Maybe it's just me, but anytime a flag is thrown, my ears start to malfunction a bit and I can never hear loud screeching noises coming from the sideline.

Funny that.
You're missing the levity.  LOL
"Gentlemen, we are going to relentlessly chase perfection, knowing full well we will not catch it, because nothing is perfect. But we are going to relentlessly chase it, because in the process we will catch excellence. I am not remotely interested in just being good."
- Vince Lombardi

Offline bama_stripes

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Re: BSB on an engaged defender
« Reply #10 on: August 08, 2017, 06:14:03 AM »
The  "Block" in the video, (sometimes referred to as a peel off block), is a clear cut textbook example of an Illegal Blindside Block in NFHS play as per Rules 2-3-10 and 9-4-3n
However, had the blocker initiated contact with his open hands,
1) - he would have been just as successful of taking the opponent out of the play, and;
2) - he would not have received a 15-yard penalty from the spot of the foul as this would have been a legal block

I agree.  If you don't call that one a BSB, you shouldn't ever call one.

Offline AlUpstateNY

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Re: BSB on an engaged defender
« Reply #11 on: August 08, 2017, 08:00:30 AM »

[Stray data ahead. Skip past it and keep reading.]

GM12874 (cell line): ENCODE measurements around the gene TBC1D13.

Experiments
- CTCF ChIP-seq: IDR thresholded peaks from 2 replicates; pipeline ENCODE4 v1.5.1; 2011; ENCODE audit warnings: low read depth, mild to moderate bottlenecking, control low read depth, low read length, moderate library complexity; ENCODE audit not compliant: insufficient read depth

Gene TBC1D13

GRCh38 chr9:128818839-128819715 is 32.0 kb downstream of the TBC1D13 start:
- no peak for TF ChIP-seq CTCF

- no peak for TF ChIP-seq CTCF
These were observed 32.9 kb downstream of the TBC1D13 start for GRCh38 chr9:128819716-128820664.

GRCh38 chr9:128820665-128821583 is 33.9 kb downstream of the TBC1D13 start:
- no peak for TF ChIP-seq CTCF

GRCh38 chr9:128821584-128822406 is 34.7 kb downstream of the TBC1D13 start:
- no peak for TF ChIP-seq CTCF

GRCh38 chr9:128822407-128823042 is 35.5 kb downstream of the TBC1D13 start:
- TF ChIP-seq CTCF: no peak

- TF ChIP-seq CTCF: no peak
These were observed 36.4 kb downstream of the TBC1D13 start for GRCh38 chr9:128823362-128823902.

Had a meeting last night covering the new rules, to which Coaches were invited.  As you might expect there was a lively exchange about BSB.  Old habits, both learned as well as teaching, are hard to break.  As the discussion wore on it became more evident that the dynamic has changed, and is unlikely to EVER change back, but there is an antidote.

To avoid being on the wrong side of a BSB flag, the remedy seems simple and direct; teach, and learn, to lead with open hands. which should eliminate doubt and misunderstanding while accomplishing what this rule adjustment is SPECIFICALLY intended to do.

Offline VALJ

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Re: BSB on an engaged defender
« Reply #12 on: August 08, 2017, 11:07:13 AM »
Casebook 9.4.3.W, part d, almost exactly parallels this play. 

Offline Jackhammer

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Re: BSB on an engaged defender
« Reply #13 on: August 08, 2017, 11:20:27 AM »